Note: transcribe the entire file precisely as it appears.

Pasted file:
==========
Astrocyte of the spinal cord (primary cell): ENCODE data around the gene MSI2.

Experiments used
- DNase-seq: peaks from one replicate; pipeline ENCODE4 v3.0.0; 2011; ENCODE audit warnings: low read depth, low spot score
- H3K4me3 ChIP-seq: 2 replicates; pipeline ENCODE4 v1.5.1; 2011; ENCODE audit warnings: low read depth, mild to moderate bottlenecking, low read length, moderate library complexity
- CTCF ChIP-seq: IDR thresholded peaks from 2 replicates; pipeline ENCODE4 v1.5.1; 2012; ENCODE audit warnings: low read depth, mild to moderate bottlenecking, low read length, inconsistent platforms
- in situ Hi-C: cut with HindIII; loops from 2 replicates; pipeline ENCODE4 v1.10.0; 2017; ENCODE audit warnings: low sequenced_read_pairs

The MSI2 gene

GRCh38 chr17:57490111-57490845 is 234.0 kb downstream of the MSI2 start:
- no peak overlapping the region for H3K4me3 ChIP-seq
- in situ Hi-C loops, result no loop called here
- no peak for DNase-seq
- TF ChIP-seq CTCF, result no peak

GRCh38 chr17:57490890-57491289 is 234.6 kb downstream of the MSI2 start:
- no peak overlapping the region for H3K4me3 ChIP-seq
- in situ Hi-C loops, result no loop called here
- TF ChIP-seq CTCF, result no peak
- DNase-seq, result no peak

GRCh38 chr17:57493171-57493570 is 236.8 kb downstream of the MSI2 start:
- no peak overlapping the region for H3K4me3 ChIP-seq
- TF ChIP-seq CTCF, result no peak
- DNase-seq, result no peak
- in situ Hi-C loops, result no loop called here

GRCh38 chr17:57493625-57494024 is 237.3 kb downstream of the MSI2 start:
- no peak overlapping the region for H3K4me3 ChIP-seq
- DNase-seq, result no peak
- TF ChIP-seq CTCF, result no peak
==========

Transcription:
Astrocyte of the spinal cord (primary cell): ENCODE data around the gene MSI2.

Experiments used
- DNase-seq: peaks from one replicate; pipeline ENCODE4 v3.0.0; 2011; ENCODE audit warnings: low read depth, low spot score
- H3K4me3 ChIP-seq: 2 replicates; pipeline ENCODE4 v1.5.1; 2011; ENCODE audit warnings: low read depth, mild to moderate bottlenecking, low read length, moderate library complexity
- CTCF ChIP-seq: IDR thresholded peaks from 2 replicates; pipeline ENCODE4 v1.5.1; 2012; ENCODE audit warnings: low read depth, mild to moderate bottlenecking, low read length, inconsistent platforms
- in situ Hi-C: cut with HindIII; loops from 2 replicates; pipeline ENCODE4 v1.10.0; 2017; ENCODE audit warnings: low sequenced_read_pairs

The MSI2 gene

GRCh38 chr17:57490111-57490845 is 234.0 kb downstream of the MSI2 start:
- no peak overlapping the region for H3K4me3 ChIP-seq
- in situ Hi-C loops, result no loop called here
- no peak for DNase-seq
- TF ChIP-seq CTCF, result no peak

GRCh38 chr17:57490890-57491289 is 234.6 kb downstream of the MSI2 start:
- no peak overlapping the region for H3K4me3 ChIP-seq
- in situ Hi-C loops, result no loop called here
- TF ChIP-seq CTCF, result no peak
- DNase-seq, result no peak

GRCh38 chr17:57493171-57493570 is 236.8 kb downstream of the MSI2 start:
- no peak overlapping the region for H3K4me3 ChIP-seq
- TF ChIP-seq CTCF, result no peak
- DNase-seq, result no peak
- in situ Hi-C loops, result no loop called here

GRCh38 chr17:57493625-57494024 is 237.3 kb downstream of the MSI2 start:
- no peak overlapping the region for H3K4me3 ChIP-seq
- DNase-seq, result no peak
- TF ChIP-seq CTCF, result no peak